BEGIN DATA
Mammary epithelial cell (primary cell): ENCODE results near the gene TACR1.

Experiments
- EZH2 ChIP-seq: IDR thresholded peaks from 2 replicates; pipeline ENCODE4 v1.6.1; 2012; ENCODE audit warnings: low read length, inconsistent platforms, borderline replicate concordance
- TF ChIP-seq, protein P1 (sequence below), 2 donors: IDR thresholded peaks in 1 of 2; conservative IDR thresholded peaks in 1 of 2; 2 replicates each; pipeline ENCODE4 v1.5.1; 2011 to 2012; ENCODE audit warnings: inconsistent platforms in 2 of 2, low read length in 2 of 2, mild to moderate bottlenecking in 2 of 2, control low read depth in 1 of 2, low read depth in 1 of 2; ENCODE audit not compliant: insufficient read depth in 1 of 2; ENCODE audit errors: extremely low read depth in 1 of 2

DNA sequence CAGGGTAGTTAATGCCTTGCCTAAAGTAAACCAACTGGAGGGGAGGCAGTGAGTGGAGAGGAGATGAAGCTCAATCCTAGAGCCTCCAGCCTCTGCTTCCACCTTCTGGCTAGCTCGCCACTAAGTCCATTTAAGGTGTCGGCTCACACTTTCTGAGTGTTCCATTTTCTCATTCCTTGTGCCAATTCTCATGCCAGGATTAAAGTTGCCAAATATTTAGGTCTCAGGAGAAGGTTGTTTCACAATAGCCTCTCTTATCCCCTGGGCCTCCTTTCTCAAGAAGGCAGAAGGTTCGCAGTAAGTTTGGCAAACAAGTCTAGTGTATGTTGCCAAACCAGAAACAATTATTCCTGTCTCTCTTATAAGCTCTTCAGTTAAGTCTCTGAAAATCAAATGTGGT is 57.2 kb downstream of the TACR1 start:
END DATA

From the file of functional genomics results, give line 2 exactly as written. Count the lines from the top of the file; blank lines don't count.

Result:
Experiments